When I was a kid, I wondered what it was like to fall in love. I had only ever seen it in fairy tales – the prince would sweep the lonely maiden off her feet as the music swells. There would be birds singing and stars aligning. If you're lucky, maybe you'd have fireworks. I wondered if it was like that in real life. In the summer of 2007, I found out.
Vince was not a friend of mine, at least not right away. He was quiet, always sulking in a corner with a paperback and pack of Marlboro reds. But I loved him just the same. I had just graduated. I didn't know the first thing about love, my career, or anything remotely adult. By the time I threw my graduation cap in the air, I didn't know where it would land. I received a call from a call center recruiter one day. They received my application from a job website and they were inviting me for an interview. A sign, I declared. Since I had no other leads, I wore my father's best polo, polished my shoes, and dragged my ass to their Makati office.
I got in and on the first day of training, I spotted Vincent right away. He was slightly older than me and spoke with a perfect American accent. Because we were the only smokers in our wave, we got along fairly quickly. In between orientation and pronunciation modules, we learned about each other's lives. I was a call center virgin fresh off of college. He was an undergrad who had spent years in a non-voice account in Cagayan. He didn't look bad either. He certainly knew how to dress himself. He also had quite a temper on him. We'd barely gotten to lunch when he got into an argument with our accent trainer.
"It's ih-REH-vuh-kuh-bul," he insisted. On the board, a speech drill sentence stood frozen in time. "Irrevocable" was underlined twice for emphasis and they were arguing about how it's supposed to be pronounced.I waited for him outside our building after class. There I was, first day of work and the only guy who was remotely interesting was about to get terminated. I must've burned through my pack of menthols from the nervousness. When HR finally released him, he walked out of the building looking cool and confident.
"Americans say ih-reh-VOW-kuh-bul. It maintains its original stress. Surely, I must know this. I'm your trainer." Our rookie trainer looked like she was about to explode.
"Surely you must. But that doesn't change that fact that it's ih-REH-vuh-kuh-bul." My other wavemates and I, we didn't know what to do. It felt like we were caught in the middle of the world's most pointless war.
"Here, I'll show you," he said as he typed furiously into his assigned computer. Within seconds, the speakers boasted of the truth that none of us wanted to hear. He was right.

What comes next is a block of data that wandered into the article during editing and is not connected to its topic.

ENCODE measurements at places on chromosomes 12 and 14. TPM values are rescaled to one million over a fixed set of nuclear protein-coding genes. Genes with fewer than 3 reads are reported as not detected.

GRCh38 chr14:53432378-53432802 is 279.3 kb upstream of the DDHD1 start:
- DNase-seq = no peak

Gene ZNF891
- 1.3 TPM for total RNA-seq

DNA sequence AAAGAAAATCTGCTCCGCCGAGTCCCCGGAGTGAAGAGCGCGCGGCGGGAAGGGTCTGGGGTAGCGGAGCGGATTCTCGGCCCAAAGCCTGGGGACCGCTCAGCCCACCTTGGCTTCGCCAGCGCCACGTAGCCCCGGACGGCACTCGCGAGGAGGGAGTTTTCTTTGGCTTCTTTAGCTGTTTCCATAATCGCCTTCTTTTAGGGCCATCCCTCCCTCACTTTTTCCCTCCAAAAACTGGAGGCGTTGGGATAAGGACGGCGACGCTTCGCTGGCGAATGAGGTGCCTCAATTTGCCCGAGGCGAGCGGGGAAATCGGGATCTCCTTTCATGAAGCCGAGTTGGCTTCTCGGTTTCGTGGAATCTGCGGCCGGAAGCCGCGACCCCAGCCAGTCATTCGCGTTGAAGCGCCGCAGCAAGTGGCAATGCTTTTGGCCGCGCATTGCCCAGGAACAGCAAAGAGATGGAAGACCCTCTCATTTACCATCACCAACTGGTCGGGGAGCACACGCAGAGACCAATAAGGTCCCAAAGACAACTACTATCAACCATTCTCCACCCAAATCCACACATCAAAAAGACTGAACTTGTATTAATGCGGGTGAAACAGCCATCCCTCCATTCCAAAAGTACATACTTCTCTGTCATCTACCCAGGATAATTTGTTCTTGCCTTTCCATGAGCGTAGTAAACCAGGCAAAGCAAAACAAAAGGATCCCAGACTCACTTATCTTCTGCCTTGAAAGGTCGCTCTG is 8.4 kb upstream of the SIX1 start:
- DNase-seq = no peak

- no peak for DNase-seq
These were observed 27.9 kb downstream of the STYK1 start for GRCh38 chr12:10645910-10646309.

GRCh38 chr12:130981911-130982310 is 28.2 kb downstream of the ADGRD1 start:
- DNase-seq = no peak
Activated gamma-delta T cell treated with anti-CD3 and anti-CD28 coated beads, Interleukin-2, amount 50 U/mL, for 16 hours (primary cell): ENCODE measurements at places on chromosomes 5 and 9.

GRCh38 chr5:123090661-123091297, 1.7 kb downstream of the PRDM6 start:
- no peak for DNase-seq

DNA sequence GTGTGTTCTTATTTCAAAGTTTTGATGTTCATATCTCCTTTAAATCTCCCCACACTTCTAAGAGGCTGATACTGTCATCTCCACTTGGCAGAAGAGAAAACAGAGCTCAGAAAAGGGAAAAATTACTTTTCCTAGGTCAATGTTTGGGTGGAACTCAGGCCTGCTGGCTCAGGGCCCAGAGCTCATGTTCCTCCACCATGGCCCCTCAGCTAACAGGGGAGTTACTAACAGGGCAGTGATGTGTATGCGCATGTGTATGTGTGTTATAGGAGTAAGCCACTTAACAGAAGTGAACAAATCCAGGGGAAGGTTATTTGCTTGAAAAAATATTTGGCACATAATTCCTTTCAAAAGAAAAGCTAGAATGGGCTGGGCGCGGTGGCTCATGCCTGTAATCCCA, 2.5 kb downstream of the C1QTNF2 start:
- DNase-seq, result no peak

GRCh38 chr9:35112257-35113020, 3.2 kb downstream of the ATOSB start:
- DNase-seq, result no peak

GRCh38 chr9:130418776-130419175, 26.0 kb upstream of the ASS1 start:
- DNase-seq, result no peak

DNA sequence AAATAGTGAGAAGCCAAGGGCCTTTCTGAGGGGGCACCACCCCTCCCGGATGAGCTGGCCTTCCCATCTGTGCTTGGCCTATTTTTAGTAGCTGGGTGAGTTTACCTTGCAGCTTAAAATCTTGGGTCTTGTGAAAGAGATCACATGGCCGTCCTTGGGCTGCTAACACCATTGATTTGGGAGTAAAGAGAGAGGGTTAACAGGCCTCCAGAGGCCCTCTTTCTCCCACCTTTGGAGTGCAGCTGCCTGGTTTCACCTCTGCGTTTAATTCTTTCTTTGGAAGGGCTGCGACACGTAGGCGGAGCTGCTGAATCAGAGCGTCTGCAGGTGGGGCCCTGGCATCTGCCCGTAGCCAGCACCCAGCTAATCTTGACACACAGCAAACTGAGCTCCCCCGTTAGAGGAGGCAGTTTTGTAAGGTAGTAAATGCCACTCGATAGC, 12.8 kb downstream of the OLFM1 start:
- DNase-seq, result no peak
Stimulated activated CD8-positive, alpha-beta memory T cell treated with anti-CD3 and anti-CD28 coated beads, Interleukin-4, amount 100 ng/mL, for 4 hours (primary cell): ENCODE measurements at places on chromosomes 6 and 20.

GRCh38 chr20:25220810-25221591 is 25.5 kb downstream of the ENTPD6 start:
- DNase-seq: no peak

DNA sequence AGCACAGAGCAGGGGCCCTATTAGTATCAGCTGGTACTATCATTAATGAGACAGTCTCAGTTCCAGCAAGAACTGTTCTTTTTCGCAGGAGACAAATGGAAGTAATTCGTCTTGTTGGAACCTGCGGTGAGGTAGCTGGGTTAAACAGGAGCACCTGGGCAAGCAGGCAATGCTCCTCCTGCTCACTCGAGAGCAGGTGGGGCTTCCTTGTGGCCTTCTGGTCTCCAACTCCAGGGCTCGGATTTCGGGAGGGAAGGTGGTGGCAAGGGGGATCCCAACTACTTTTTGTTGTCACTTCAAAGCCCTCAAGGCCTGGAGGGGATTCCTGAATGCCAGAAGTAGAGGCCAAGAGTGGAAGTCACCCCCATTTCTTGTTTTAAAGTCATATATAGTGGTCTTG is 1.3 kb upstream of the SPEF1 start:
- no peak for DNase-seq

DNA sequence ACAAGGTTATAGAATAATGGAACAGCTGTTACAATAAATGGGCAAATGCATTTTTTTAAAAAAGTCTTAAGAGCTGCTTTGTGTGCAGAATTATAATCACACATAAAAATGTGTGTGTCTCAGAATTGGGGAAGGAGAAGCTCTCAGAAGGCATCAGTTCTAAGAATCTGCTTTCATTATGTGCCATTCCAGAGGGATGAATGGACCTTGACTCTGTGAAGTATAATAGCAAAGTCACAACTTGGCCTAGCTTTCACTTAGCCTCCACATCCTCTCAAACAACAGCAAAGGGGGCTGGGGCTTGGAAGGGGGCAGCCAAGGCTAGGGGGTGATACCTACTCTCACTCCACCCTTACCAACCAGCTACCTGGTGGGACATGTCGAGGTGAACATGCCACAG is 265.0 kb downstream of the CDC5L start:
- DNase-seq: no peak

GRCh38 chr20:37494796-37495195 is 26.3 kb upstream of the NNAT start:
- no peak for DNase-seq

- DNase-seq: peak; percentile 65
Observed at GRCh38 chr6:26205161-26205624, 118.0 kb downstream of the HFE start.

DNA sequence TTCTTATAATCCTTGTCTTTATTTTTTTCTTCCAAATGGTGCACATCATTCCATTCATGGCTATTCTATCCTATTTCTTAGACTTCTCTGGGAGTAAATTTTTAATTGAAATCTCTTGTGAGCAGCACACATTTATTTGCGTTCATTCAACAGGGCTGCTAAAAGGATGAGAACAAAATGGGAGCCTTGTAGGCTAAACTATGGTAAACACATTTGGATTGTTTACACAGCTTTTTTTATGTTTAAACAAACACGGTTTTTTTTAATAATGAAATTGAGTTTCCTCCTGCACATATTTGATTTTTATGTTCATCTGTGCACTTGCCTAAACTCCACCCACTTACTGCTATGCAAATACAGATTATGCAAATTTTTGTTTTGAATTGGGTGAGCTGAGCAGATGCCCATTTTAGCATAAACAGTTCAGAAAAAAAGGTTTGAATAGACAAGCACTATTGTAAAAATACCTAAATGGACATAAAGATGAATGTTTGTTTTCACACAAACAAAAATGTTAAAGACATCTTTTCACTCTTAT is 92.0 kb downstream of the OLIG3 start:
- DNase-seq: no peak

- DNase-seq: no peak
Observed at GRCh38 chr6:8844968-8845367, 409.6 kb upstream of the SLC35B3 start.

"Are you browsing a non-work site?" she asked. We all knew the rules and he clearly just broke one. It didn't matter if he was right all along. He made her look like an idiot and there would be hell to pay. "Stay after your shift. HR will be hearing from you."
"What happened?" I asked, fear in my voice.
"I explained what happened and they let me go with a warning." He fished out his pack of cigarettes from his coat pocket and lit up a stick.
"If it makes you feel better, Merriam-Webster agrees with you." I showed him my phone. There were fine lines on his face. His eyes squinted into tiny slits as he viewed the definition.
"But then so was she," he said, referring to the secondary pronunciation. He continued to read the article. "From Latin. Irrevocabilis."
"I thought for sure they'd sack you." I said, hesitating. "I was worried that I would lose my only friend."
"It'll take more than a green accent trainer to bring down Vicente Cabrera," he chuckled. "Plus it wouldn't be fair. I was just starting to get to know you." We finished our cigarettes in peace and went our separate ways. In my heart, I could feel the quiet tugging of a chapter about to unfold.
♫: Jason Mraz | Unfold (2000)
City Part 1 | 2
THE HARDEST STORIES to write are the ones that are actually true. I realized this as soon as I started writing this story down. A friend and I were talking about the cheesiest things that ever happened to us and I remembered this little scene from when I first started working. I got to write it all down this morning and the daunting word count led me to chop it up into smaller bite-sized chunks. I won't make the same mistake I made with Stella. I actually made sure I'd written most of it down by the time I started. Next installment within the week. :)